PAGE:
The leaps forward in the field of photogrammetry have produced some amazing technological advances with any number of potential applications. But have you considered the potentially insidious uses for the technology? Four researchers from Indiana University’s School of Informatics and Computing have.
In a project Robert Templeman, Zahid Rahman, David Crandall, and Apu Kapadia have put together with the assistance of the Naval Surface Warface Center, the four researchers show how photogrammetry technology, in combination with mobile malware, could be used to surreptitiously create 3D models of indoor environments using only a user’s mobile phone’s camera. Or to be precise:
This paper introduces a novel “visual malware” called PlaceRaider, which allows remote at- tackers to engage in remote reconnaissance and what we call “virtual theft.” Through completely opportunistic use of the phone’s camera and other sensors, PlaceRaider constructs rich, three dimensional models of indoor environments. Remote burglars can thus “download” the physical space, study the environment carefully, and steal virtual objects from the environment (such as financial documents, information on computer monitors, and personally identifiable information). Through two human subject studies we demonstrate the eectiveness of using mobile devices as powerful surveillance and virtual theft platforms, and we suggest several possible defenses against visual malware.
Yikes. But it makes sense, obviously. If the guys from Rome in a Day can recreate the major tourist attractions of Rome in 3D using nothing but found photos on Flickr taken by thousands of different people and cameras, surely it can’t be difficult to recreate the interior of an office or another other location using the photos grabbed every time someone takes a phone out of a pocket to check the time, email, or a text.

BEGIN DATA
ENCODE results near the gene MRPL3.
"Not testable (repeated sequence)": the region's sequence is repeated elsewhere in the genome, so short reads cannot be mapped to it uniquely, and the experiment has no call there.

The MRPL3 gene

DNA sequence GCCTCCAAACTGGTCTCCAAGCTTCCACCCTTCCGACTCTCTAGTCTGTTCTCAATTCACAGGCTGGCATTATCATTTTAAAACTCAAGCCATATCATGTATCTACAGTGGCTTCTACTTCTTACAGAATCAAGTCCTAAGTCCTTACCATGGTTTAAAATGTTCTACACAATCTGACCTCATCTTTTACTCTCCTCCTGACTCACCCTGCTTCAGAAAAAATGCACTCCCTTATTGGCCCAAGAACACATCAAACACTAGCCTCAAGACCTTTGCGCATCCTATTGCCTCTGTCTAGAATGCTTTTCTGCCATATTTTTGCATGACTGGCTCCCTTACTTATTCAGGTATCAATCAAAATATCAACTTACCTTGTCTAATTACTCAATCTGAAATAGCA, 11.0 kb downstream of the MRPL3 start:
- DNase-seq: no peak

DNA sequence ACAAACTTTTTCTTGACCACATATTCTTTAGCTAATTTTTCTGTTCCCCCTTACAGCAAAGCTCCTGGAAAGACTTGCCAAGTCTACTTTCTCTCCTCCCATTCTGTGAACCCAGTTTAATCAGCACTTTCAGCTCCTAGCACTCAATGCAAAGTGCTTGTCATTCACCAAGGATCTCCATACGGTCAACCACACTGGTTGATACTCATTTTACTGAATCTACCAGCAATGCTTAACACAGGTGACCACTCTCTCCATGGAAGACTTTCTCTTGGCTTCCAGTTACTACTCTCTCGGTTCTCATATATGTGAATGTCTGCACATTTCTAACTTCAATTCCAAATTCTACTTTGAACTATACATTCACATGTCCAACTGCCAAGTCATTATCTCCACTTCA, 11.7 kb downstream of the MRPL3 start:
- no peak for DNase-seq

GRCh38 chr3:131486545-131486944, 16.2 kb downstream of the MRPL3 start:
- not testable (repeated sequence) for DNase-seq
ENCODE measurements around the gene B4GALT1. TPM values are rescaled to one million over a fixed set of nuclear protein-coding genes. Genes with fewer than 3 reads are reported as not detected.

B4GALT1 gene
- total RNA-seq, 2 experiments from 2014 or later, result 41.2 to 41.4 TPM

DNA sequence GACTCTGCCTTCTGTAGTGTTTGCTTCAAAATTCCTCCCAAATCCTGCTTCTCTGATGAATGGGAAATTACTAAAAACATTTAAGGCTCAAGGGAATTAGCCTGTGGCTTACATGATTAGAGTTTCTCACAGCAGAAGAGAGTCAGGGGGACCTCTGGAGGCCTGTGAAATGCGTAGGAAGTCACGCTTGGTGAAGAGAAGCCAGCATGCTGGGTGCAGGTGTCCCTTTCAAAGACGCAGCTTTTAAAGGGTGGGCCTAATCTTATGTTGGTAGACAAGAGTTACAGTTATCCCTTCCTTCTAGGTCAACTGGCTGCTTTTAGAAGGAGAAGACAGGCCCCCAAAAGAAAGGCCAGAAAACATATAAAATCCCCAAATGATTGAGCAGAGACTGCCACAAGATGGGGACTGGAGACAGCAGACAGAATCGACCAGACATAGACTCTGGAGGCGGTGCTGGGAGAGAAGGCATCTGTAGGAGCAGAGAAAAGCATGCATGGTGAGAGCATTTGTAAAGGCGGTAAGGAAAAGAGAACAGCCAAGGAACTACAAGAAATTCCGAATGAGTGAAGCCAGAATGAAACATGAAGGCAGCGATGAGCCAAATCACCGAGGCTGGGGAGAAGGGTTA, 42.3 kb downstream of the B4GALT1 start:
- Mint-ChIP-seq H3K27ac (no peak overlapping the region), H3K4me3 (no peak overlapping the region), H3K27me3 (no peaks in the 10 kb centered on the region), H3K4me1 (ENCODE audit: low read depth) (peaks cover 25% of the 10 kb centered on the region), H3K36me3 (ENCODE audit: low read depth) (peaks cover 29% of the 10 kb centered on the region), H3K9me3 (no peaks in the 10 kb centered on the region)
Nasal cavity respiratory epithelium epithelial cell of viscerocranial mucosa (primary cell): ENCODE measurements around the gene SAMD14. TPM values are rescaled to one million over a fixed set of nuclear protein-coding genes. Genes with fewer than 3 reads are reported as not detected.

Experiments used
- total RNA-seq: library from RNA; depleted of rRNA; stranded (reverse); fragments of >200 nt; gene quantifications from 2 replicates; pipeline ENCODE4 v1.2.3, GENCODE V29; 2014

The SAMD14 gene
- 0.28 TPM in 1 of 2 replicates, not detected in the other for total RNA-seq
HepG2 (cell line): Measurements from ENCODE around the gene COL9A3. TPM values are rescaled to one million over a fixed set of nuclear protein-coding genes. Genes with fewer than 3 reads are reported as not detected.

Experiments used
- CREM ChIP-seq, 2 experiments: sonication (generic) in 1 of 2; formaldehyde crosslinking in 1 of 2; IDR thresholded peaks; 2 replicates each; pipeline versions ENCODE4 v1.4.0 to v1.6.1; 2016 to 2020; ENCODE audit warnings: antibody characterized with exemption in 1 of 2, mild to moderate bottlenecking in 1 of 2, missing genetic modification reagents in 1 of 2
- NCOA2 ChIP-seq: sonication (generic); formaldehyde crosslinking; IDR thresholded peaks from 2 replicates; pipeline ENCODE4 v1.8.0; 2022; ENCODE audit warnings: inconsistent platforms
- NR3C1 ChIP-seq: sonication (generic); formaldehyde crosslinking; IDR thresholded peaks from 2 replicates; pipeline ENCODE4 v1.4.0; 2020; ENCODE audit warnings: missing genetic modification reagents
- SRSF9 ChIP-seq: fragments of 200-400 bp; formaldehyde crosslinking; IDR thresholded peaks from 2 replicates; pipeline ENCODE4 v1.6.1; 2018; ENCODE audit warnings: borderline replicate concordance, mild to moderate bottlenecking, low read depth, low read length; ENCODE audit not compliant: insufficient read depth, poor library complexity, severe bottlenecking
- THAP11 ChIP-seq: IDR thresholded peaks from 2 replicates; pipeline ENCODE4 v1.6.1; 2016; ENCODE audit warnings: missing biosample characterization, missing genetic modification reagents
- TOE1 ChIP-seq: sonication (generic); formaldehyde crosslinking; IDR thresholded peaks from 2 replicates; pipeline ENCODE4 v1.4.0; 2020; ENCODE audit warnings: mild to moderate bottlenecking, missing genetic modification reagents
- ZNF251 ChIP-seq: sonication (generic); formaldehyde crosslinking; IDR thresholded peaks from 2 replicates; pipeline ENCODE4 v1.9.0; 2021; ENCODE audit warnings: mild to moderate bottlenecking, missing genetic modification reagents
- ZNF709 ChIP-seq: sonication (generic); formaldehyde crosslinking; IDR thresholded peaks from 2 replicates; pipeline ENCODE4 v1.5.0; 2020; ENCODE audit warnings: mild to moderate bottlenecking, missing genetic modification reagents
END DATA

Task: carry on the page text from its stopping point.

It looks something like this:
Oh, and these guys have thought of my Flickr objection: “To our knowledge, ours is the first work to apply reconstruction algorithms to data of this type, since most work has studied thoughtfully taken photos (e.g. obtained from consumer photo-sharing sites like Flickr). To facilitate economical computa- tion and reduce storage and network load, we develop heuristics using image quality metrics and sensor data that quickly identify the small fraction of images likely to contain valuable evidence and discard the rest.”
Are we sure these dudes are working for the good guys?
Anyway, I’m sure you can guess the findings of the paper: Essentially, yes, they can put a Trojan Horse-style piece of malware on a mobile device rather easily, quickly obtaining all the necessary permissions from the operating system, and then capture not only a 3D model of the interior, but also a way to zoom in on potentially useful items in the scene, like checks and computer screens with juicy information on them.
Of most interest to us in the 3D data capture world, however, are their findings on how and when you can successfully create the 3D models. There are some very interesting tests in the paper on quality of model in relationship to the size of the image and a smart workaround for discarding photos that aren’t useful to the model creation. But here’s the conclusion that matters:
These results suggest that faithful 3D models of a space can often be generated from opportunistically captured images. This is a somewhat surprising result because most Structure from Motion approaches were designed for use with deliberately composed images. For example, some approaches assume that images have a low in-plane rotation twist angle (i.e. were taken such that the camera was level with respect to the ground). As Figure 1 shows the images used in our study are often of very low quality, with high twist angle, motion blur, poor focus, and random composition. The accuracy of the test models generated from these photographs demonstrates the ability of the feature detection and feature-key-matching algorithms to contribute to model generation despite the poor photography inherent to opportunistic image collection.
Just say we weren’t trying to use this technique for evil purposes. To what other uses could we put technology like this? Certainly undercover police and the like could collect very useful data without attracting too much attention. Is there a search-and-rescue application with robots collecting photos in dangerous locations and streaming them back? It seems like the possibilities are many and varied.
Nice work, guys. Now just don’t tell any criminals what you’re up to…